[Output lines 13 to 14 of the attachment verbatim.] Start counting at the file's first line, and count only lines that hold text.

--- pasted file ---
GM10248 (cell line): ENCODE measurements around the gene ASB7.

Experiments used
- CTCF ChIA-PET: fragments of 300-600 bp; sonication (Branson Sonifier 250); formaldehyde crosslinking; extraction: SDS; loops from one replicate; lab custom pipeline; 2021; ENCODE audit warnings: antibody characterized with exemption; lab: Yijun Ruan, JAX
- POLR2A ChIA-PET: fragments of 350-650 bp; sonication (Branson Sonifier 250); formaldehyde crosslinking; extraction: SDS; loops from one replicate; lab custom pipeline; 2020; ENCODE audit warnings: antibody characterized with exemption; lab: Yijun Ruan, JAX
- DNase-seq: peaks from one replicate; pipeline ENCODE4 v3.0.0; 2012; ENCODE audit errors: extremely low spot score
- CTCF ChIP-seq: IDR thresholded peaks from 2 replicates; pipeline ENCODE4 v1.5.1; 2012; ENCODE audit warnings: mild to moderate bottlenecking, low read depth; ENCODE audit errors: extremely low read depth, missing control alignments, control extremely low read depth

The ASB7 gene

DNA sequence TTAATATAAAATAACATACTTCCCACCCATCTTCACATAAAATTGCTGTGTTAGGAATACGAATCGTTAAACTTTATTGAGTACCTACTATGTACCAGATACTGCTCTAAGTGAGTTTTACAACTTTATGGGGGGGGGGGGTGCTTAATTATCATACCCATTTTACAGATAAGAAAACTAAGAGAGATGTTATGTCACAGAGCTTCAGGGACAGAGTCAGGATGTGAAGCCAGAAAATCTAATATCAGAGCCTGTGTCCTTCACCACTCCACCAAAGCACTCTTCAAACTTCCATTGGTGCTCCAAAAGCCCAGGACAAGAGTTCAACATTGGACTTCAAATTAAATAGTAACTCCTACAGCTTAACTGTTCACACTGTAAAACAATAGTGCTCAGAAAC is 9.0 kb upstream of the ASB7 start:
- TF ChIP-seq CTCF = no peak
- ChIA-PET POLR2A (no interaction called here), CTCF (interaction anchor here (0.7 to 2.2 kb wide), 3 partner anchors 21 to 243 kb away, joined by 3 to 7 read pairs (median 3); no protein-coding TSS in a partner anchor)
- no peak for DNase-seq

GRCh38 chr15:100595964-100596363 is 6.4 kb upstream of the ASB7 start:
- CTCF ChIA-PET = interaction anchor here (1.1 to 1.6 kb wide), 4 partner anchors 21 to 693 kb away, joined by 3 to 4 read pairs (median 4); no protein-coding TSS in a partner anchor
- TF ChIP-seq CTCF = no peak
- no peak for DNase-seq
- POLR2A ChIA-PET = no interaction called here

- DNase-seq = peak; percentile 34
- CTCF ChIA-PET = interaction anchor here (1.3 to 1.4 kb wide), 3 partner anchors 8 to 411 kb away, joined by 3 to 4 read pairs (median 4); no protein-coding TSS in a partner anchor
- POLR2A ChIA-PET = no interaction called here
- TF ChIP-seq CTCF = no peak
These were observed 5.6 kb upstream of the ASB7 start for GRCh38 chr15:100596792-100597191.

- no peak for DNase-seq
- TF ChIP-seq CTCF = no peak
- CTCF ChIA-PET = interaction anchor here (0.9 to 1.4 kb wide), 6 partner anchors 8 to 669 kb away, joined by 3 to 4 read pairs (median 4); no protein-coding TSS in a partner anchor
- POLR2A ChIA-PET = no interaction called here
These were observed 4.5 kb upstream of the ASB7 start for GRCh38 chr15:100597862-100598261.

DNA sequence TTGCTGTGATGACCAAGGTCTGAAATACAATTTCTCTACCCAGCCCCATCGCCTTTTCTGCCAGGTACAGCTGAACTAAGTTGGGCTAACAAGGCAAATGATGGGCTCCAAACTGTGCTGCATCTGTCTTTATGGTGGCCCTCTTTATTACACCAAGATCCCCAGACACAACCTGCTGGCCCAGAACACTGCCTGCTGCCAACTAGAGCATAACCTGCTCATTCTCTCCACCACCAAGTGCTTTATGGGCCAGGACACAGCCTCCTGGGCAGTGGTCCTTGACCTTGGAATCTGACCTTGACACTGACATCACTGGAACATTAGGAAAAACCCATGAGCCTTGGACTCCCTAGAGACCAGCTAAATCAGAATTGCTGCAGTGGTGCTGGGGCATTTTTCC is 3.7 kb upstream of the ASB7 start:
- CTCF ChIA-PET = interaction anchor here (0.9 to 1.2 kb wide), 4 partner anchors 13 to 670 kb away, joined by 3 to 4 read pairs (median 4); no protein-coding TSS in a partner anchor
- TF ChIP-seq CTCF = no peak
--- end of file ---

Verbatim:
- CTCF ChIA-PET = interaction anchor here (1.1 to 1.6 kb wide), 4 partner anchors 21 to 693 kb away, joined by 3 to 4 read pairs (median 4); no protein-coding TSS in a partner anchor
- TF ChIP-seq CTCF = no peak